Diabetic Foot Care Specialist

Eric Peters, DPM

Podiatrist & Foot Surgeon located in White Plains, NY

Nearly 60-70% of adults with diabetes also suffer a condition known as diabetic neuropathy. If diabetic neuropathy is affecting your foot health, board-certified podiatrist Eric Peters, DPM, has the right treatments for you at his office in White Plains, New York. Diabetic foot care can help keep your feet healthy and comfortable. To learn more, call Eric Peters, DPM, or schedule an appointment online now.

Diabetic Foot Care Q&A

What is diabetic foot care?

Diabetic foot care refers to the steps patients with diabetes must take to ensure their feet are healthy and free of cuts and sores.

Diabetes is a chronic disease that results from high blood sugar levels. Over time, the condition can weaken your blood vessels and damage your nerves. When your nerves are damaged, they fail to send proper signals to other areas of your body. For diabetics, neuropathy often leads to a loss of feeling in the hands and feet.

Why does diabetic foot care matter?

Since diabetic neuropathy leads to a loss of feeling in the feet, you may not realize when you have a cut, scrape, or sore. It’s also difficult to detect temperature changes when you have diabetic neuropathy.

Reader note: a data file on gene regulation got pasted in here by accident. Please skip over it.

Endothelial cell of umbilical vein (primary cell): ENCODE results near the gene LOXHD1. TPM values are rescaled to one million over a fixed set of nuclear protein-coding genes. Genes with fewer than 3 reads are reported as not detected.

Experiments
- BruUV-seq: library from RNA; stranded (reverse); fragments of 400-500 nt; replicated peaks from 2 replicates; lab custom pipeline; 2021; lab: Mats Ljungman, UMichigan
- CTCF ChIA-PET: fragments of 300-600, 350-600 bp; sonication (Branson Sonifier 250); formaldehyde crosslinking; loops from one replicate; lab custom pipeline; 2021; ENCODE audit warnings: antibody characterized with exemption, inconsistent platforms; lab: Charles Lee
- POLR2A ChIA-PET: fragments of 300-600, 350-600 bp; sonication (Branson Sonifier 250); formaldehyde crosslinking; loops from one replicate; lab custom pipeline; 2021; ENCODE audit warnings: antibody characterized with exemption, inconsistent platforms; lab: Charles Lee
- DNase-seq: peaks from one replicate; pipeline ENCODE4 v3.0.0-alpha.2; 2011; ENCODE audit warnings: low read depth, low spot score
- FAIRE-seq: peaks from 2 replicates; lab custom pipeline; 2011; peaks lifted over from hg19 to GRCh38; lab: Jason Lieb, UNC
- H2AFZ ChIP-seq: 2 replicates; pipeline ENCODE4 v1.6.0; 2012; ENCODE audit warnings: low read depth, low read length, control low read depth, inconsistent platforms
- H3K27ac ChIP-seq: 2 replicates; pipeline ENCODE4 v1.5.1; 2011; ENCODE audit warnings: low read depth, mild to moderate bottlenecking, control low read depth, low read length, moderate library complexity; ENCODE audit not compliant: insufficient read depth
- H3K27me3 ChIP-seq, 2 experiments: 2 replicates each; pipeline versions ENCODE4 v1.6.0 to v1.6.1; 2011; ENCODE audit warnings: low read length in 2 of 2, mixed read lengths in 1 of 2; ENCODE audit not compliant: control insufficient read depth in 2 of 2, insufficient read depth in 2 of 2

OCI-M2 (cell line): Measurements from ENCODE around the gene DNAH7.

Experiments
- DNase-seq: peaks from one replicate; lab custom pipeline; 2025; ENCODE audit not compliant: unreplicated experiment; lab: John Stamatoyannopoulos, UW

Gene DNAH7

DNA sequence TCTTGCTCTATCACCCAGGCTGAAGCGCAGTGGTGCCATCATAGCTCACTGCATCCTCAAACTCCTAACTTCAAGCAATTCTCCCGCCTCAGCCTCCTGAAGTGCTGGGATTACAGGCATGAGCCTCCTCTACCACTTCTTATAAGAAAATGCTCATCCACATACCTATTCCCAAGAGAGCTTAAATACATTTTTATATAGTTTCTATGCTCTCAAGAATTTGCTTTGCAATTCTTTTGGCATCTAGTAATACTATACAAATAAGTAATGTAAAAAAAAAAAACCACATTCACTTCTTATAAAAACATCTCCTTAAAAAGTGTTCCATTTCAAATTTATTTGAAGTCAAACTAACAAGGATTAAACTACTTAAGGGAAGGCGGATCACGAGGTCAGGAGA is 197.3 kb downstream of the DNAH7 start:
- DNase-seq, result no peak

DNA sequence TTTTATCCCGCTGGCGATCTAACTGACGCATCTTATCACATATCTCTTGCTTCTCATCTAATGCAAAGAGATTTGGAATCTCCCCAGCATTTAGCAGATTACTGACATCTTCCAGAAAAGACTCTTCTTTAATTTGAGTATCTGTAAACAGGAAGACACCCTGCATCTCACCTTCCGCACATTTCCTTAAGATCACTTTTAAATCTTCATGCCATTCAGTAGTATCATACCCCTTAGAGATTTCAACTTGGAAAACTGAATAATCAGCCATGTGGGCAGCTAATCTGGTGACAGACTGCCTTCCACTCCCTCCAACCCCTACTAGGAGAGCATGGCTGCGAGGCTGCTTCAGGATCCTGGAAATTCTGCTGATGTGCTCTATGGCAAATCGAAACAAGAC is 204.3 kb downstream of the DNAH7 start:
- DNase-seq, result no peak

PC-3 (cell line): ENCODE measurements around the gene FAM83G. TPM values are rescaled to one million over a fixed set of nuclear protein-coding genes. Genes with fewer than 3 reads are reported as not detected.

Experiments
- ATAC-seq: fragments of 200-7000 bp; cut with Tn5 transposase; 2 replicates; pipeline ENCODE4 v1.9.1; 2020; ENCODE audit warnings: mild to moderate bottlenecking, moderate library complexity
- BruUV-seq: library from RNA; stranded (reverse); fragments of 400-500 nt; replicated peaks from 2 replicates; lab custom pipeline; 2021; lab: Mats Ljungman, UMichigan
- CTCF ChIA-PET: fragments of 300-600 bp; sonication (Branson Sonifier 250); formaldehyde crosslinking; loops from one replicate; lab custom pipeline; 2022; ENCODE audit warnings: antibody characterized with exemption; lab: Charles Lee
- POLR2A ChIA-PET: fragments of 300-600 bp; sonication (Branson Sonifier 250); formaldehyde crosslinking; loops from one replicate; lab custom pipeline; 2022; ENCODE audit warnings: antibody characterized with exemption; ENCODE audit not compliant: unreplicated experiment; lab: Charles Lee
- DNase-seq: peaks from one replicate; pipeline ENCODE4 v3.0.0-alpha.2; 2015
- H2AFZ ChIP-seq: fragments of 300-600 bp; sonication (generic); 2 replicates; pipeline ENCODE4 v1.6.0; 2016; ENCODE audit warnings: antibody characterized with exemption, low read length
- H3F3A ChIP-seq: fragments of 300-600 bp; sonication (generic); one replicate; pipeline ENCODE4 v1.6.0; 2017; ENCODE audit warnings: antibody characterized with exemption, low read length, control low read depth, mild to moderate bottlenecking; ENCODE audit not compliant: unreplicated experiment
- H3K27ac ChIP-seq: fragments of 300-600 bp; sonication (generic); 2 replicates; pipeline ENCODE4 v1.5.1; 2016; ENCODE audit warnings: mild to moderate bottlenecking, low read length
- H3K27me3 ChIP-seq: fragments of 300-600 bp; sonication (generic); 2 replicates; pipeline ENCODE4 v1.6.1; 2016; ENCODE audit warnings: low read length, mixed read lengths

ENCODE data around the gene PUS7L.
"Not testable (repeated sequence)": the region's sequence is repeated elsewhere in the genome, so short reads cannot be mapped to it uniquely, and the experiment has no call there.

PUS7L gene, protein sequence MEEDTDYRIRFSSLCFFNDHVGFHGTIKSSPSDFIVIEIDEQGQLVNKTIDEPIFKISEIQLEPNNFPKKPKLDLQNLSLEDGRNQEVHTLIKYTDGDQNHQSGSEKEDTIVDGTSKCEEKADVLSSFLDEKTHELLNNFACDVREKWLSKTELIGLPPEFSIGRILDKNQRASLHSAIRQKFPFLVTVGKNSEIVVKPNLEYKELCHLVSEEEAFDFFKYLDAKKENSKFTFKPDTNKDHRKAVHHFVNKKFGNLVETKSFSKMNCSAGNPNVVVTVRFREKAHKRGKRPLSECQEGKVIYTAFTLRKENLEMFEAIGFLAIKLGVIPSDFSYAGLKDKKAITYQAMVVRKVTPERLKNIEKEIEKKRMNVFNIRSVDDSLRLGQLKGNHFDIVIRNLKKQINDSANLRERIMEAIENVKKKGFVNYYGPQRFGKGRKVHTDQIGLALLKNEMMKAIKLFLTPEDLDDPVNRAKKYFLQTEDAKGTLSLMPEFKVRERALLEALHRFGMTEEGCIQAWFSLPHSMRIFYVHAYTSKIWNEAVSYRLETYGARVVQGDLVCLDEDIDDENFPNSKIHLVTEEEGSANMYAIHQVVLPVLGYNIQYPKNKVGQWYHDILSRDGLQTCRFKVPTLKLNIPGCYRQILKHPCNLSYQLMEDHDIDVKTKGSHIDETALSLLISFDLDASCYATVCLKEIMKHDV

In addition, diabetes causes low immunity, which interferes with your body’s ability to heal and repair damage. If you have a foot injury, it may not heal as quickly as it should. That’s why it’s crucial that you practice diabetic foot care.

Failing to practice proper diabetic foot care can ultimately lead to potentially dangerous complications, such as:

  • Slow-healing or non-healing sores
  • Infected wounds
  • Loss of mobility
  • Tissue or bone damage

In rare cases, non-healing wounds are too severe to treat. The dead tissue, or necrosis, that develops can require amputation of the toes or foot.

How can I practice diabetic foot care?

Your podiatrist can offer a variety of tips to help you practice proper diabetic foot care. If you have diabetic neuropathy, you should:

  • Keep your feet warm
  • Moisturize your feet
  • Avoid smoking
  • Wear dry, clean socks
  • Avoid antiseptic solutions
  • Wash your feet regularly
  • Never wear sandals
  • Stop sitting cross-legged

Cut your toenails properly

It’s important to cut and file your nails straight across, rather than cutting the corners, to avoid ingrown toenails.

Avoid extreme temperature changes

Keep your feet away from extremely hot or cold water, heating pads, snow, freezing rain, and heaters to reduce your risk of injury.

Examine your feet

Examine your feet daily to check for scrapes and cuts. Inspecting your feet can help you avoid a non-healing wound or infection.

Wear the right socks

Socks that are too tight can restrict blood flow to your feet, which further slows healing. You should also wear loose-fitting socks at night to protect your feet while you sleep.

To learn more about diabetic foot care, call Eric Peters, DPM, or schedule an appointment online now.